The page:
Tacos are Sandwiches under Indiana Zoning Law, By Brianna J. Schroeder

An Indiana judge has answered the age-old question…is a taco a sandwich? The answer, at least under Indiana zoning law, is YES.

A landowner in Fort Wayne, Indiana wanted to develop his property. He sought a rezoning from R1 (single family) to C2 (limited commercial). During the zoning hearings, to address certain remonstrators’ arguments, the landowner agreed to several restrictions to be contained in a Written Commitment. The Plan Commission granted the rezone, subject to the Written Commitment. The restriction prohibited “restaurants, including fast food style restaurants,” but made an exemption for a “sandwich bar-style restaurant” that sells “made-to-order” sandwiches. Such a sandwich restaurant would be permitted under the rezoning restriction.

The landowner developed the property and planned to allow a “Famous Taco” restaurant to occupy one of the tenant spaces. The remonstrator contacted the landowner and opined that the Famous Taco restaurant violated the Written Commitment. To avoid any uncertainty and in agreement with the remonstrator, the landowner filed an application with the Plan Commission for an amendment to modify the restriction to explicitly allow the Famous Taco restaurant. The landowner and remonstrator seemed to agree that the taco restaurant would not have been “clearly permitted” under the original language of the restriction. (The Court calls this a “curious” concession.)

During the ensuing public hearings, the Plan Commission debated the project. Some were concerned that the development had not been carefully planned and that the amendment was evidence the whole process had been reactive rather than a proactive planning process. The Plan Commission ultimately denied the request for the amendment to the Written Commitment. The landowner appealed the decision.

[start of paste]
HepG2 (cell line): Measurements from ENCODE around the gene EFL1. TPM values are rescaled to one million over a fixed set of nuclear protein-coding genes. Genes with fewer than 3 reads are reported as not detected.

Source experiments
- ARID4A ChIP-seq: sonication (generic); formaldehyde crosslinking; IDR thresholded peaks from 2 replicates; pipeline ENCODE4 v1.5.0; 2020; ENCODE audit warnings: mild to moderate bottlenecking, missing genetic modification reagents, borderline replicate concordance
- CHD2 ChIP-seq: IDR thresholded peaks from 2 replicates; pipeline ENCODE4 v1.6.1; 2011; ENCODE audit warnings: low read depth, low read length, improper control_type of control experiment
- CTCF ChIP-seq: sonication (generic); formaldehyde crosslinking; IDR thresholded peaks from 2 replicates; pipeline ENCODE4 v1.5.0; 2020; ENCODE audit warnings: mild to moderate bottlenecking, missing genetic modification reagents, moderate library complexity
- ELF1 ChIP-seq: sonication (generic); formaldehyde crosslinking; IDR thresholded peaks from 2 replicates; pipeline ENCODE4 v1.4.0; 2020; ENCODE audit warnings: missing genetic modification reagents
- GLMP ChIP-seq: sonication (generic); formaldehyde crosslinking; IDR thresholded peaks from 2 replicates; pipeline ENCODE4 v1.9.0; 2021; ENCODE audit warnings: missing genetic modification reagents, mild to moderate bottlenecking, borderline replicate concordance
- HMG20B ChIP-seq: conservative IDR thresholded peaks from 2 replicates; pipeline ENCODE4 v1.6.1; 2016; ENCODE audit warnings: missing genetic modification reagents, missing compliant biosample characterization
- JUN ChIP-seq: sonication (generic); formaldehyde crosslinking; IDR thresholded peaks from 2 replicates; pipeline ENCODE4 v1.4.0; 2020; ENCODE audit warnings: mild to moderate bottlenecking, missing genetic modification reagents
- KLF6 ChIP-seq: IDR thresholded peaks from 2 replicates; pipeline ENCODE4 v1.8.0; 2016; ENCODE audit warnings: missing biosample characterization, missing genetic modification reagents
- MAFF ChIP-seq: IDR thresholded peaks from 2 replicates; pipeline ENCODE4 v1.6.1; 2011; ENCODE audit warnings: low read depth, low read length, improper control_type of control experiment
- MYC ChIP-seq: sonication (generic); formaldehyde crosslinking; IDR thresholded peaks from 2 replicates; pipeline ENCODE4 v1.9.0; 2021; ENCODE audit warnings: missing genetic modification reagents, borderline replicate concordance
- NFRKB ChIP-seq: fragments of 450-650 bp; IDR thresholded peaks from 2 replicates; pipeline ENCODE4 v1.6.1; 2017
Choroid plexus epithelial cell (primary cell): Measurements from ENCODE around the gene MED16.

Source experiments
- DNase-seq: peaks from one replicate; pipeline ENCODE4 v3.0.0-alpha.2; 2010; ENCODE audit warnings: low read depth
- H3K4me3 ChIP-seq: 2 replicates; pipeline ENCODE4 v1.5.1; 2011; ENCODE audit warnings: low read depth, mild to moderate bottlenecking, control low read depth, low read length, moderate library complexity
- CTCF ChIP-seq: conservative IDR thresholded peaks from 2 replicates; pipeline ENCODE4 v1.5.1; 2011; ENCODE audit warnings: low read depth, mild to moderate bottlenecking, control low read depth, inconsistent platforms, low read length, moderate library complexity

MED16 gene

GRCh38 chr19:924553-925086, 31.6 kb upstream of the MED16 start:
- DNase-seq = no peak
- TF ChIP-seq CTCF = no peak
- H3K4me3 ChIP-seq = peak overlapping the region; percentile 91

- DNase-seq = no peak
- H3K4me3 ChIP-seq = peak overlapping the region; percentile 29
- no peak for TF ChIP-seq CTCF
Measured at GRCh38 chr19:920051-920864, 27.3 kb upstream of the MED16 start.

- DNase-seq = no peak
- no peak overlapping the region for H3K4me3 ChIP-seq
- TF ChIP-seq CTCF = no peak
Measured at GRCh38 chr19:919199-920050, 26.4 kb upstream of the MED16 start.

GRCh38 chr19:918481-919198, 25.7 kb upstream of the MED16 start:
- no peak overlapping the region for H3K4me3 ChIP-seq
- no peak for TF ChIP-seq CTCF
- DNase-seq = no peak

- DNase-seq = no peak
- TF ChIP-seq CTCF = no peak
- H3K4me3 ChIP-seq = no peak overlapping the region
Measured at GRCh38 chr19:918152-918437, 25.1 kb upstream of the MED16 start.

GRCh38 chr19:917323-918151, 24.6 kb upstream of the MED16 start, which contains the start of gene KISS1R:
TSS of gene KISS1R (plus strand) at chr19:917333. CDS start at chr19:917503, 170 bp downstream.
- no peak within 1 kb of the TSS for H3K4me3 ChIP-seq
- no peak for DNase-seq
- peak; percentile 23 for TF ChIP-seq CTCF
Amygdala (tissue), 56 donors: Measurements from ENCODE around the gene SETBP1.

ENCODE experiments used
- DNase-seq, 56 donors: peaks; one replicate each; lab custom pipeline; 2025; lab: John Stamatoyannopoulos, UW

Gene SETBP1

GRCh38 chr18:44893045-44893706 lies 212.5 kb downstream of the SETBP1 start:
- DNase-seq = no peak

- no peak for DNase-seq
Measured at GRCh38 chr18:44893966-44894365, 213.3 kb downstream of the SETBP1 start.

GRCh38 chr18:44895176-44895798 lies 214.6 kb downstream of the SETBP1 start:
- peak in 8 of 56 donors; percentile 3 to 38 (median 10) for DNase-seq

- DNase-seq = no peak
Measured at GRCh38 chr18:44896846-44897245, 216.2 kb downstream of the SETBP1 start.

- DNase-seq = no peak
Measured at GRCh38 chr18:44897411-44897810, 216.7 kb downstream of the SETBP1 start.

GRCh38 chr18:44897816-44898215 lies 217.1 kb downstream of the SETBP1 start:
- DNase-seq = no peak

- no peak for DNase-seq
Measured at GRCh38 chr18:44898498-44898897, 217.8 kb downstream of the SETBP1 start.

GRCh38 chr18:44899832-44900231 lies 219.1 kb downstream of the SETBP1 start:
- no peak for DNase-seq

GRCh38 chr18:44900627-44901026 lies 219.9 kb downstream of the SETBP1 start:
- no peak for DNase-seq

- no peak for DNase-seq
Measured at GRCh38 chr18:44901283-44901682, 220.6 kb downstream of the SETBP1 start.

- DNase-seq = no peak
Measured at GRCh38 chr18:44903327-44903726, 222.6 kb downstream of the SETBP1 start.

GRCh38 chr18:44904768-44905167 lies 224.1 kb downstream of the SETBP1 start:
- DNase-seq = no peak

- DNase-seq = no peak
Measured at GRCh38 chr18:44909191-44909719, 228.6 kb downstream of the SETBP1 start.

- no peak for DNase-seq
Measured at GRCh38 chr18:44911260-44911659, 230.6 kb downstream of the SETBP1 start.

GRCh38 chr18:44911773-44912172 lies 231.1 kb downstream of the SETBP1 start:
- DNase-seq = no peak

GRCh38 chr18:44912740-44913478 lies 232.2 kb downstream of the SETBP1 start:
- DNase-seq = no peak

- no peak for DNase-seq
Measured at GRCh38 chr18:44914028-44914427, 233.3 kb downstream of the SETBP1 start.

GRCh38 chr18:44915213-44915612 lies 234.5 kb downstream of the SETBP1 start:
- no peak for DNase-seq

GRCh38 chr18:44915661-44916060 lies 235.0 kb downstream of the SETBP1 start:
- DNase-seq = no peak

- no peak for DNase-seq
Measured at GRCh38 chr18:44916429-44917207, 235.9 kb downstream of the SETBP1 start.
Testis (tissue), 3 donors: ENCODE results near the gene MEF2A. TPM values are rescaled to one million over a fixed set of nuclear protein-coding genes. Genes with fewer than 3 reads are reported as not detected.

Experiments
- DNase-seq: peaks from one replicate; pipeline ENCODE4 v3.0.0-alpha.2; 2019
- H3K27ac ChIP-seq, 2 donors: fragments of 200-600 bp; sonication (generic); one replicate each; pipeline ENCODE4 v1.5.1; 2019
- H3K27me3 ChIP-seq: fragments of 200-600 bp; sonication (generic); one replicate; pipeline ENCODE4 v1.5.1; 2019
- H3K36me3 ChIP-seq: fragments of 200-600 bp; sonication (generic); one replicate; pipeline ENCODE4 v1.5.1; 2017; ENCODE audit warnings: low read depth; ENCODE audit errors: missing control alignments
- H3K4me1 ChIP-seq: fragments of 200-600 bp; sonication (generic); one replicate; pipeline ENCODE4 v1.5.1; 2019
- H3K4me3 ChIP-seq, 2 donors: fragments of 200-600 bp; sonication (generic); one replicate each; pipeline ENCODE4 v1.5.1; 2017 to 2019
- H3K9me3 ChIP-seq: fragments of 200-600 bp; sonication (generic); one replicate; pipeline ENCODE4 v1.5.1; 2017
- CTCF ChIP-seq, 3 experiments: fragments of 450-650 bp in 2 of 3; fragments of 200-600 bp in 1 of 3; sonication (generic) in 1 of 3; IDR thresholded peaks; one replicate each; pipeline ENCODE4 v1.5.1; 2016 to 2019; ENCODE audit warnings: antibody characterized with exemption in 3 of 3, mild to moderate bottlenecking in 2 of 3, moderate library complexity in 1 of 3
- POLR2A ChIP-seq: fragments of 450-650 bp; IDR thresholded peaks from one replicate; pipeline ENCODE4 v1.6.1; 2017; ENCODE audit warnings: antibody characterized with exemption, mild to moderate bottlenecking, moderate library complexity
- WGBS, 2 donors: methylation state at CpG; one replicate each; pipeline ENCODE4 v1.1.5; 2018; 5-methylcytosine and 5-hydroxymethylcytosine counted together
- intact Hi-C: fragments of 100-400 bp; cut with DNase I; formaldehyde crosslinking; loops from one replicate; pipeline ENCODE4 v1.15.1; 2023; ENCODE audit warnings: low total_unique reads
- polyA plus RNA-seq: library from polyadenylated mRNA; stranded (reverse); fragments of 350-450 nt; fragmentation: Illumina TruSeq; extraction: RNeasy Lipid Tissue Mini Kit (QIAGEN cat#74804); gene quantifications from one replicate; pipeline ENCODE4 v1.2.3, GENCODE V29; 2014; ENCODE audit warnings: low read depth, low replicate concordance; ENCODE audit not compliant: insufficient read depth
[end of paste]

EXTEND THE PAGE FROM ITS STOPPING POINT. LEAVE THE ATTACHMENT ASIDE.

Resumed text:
The Court gave discretion to the Plan Commission’s decision and upheld the denial of the request to amend the Written Commitment.


HOWEVER, the Court continued, a Famous Taco restaurant must be allowed to operate at the property under the terms of the original Written Commitment. In other words, the amendment was not necessary. The Court explained: “tacos and burritos are Mexican-style sandwiches.” The Written Commitment would also allow “sandwich” restaurants serving Greek gyros, Indian naan wraps, or Vietnamese banh mi. (This decision may conflict with a 2006 Massachusetts case where the judge ruled burritos were not sandwiches.)

The lessons for agriculture in this case? First, courts continue to give substantial discretion to local boards’ zoning decisions. Second, this discretion does not prevent a Court from interpreting the words in a Written Commitment pursuant to our zoning code (Indiana Code 36-7-4). Third—and most importantly—a taco is a sandwich, after all. Next up, where do hot dogs fall on the sandwich spectrum?